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Events to mark anniversary of 9/11 attacks

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UNG will hold a Sept. 11 remembrance ceremony at noon on Sept. 11 on the Drill Field. The event will be broadcast online, as only 50 people will be allowed at the in-person event to promote social distancing.

This year's Sept. 11 remembrance ceremony will be livestreamed for the first time, allowing students, faculty and staff on any of the University of North Georgia's (UNG) five campuses and the public to watch. The UNG Corps of Cadets and Student Government Association (SGA) Instagram pages will broadcast the remembrance.

Dr. Billy Wells, a retired Army colonel and UNG's senior vice president for leadership and global engagement, is the speaker for the event. Wells, a Distinguished Military Graduate from Mississippi State University, retired from the Army in 2005 after 30 years of service. He is a graduate of the Army War College and holds a master's degree in education from Louisiana State University and a doctorate in higher education from Vanderbilt University.

In a change from previous years when a candlelight vigil was held, this year's event — and the livestream — will be at noon Friday, Sept. 11, on the Gen. William J. "Lipp" Livsey Drill Field. The crowd, which will include local police, firefighters and nurses, will be limited to 50 people on a first-come, first-served basis to promote social distancing amid the COVID-19 pandemic.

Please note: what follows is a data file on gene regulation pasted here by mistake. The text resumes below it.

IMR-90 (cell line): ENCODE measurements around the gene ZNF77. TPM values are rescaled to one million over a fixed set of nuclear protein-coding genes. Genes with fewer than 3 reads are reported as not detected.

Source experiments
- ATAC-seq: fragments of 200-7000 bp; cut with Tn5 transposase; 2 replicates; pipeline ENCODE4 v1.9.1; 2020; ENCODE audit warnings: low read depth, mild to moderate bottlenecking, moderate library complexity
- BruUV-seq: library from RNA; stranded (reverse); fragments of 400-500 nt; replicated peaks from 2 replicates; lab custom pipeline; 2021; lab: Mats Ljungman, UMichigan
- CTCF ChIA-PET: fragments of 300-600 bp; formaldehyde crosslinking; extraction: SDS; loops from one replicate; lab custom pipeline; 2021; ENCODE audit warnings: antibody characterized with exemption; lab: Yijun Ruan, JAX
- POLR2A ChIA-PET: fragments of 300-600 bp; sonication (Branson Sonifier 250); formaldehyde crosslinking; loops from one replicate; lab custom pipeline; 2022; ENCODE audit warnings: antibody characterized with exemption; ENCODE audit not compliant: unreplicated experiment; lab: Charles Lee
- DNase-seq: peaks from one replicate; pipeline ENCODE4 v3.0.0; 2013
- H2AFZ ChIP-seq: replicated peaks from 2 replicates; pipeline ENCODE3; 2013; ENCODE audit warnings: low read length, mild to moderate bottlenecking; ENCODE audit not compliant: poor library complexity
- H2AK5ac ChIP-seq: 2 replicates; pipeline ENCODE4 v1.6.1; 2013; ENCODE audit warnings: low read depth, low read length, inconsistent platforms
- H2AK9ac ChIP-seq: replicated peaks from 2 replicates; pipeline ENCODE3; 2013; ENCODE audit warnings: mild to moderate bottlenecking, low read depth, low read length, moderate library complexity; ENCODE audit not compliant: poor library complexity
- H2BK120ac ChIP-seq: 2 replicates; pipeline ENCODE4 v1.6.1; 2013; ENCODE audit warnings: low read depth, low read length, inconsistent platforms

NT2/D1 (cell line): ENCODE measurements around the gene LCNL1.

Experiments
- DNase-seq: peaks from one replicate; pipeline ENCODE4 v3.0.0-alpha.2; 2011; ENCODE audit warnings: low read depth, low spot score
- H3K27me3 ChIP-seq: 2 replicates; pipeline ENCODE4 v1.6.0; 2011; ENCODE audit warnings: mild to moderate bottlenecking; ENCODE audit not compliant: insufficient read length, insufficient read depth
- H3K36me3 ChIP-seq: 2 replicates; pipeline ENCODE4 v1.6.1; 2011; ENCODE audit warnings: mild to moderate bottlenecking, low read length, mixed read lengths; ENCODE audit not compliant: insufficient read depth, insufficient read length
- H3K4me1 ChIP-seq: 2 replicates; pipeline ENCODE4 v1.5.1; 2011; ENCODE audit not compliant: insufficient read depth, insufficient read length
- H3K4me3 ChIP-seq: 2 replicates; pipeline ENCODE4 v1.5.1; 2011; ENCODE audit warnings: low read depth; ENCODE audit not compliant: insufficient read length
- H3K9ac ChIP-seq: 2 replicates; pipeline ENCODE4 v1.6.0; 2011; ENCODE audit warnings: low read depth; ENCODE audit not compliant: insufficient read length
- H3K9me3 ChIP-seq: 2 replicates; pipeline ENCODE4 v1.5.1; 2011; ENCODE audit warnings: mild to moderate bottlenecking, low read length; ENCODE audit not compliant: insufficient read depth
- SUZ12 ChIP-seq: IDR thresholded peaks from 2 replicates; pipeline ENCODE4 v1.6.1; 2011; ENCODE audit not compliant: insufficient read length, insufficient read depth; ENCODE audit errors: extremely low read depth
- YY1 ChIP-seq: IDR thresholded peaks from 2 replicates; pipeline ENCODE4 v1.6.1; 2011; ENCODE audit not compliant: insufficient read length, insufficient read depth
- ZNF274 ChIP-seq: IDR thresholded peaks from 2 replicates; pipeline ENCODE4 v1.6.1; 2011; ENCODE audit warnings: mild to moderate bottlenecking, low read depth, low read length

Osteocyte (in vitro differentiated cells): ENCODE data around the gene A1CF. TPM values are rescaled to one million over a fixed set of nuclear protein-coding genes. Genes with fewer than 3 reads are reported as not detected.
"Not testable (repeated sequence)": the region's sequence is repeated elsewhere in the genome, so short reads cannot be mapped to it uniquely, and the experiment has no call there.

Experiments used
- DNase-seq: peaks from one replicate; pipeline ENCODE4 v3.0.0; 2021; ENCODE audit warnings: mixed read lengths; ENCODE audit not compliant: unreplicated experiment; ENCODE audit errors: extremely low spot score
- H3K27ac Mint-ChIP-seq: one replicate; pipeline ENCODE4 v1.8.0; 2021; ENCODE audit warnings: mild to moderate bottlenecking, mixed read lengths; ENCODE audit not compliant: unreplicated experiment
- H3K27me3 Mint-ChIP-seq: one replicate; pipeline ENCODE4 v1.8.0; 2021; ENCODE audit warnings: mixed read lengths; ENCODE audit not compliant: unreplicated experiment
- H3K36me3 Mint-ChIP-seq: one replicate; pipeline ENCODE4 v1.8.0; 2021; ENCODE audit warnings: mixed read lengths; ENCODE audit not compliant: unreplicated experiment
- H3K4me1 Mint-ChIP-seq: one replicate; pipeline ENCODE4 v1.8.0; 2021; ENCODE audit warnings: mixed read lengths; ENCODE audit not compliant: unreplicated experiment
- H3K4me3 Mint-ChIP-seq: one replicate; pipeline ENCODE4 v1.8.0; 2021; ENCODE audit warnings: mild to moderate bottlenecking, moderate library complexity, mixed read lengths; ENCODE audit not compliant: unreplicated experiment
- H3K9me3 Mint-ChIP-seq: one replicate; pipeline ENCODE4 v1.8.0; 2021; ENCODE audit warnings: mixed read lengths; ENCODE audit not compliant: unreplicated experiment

About 3,000 Americans were killed when terrorists hijacked airplanes and crashed them in New York, Washington, D.C., and Pennsylvania on Sept. 11, 2001. UNG has lost eight alumni in combat since 9/11.

"It's a very important event to a lot of students. It's something we want to honor and remember," said Molly Vandiver, Student Government Association (SGA) representative on UNG's Dahlonega Campus. "It will give us a sense of normalcy."

Vandiver, a senior from Chickamauga, Georgia, pursuing a Bachelor of Science in Nursing, said the inclusion of nurses in this year's event was a natural fit. So many of the faculty members in the nursing department have been serving on the front lines of the COVID-19 fight.

"It's important to honor these people putting their lives on the line and facing so many changes in the middle of this pandemic," Vandiver said.

Some leaders from UNG's Corps of Cadets will take part in the ceremony, but due to safety considerations, the whole Corps will not march at the event as it has at the previous vigils.

Mallory Rodriguez, director of student leadership at UNG, said Sept. 11 is a vivid reminder of the sacrifices Americans can easily take for granted.

"It definitely reminds you of people who are willing to go into situations with great care for others that we don't really think about until something happens," Rodriguez said. "They think about it every day."

In addition to the remembrance ceremony, UNG will host a station on the promenade on UNG's Dahlonega Campus from 10 a.m. to 2 p.m. Sept. 10 where students can write letters of support to military service members and local first responders. The letter activity will be known as "Lest We Forget," a phrase often used in military remembrances.

"It's such a historical event that shaped so much in our nation," said retired Sgt. 1st Class Chris Cato, UNG's assistant director of military operations. "It motivated a lot of people to raise their right hand to join the military and say 'send me.'"

Cato also noted the way Sept. 11 highlighted the importance of first responders.

"That was the front line then, all those firefighters and police officers who ran into the burning buildings to try and save people," Cato said. "It's extremely important for society today to remember the sacrifices of so many men and women on 9/11."

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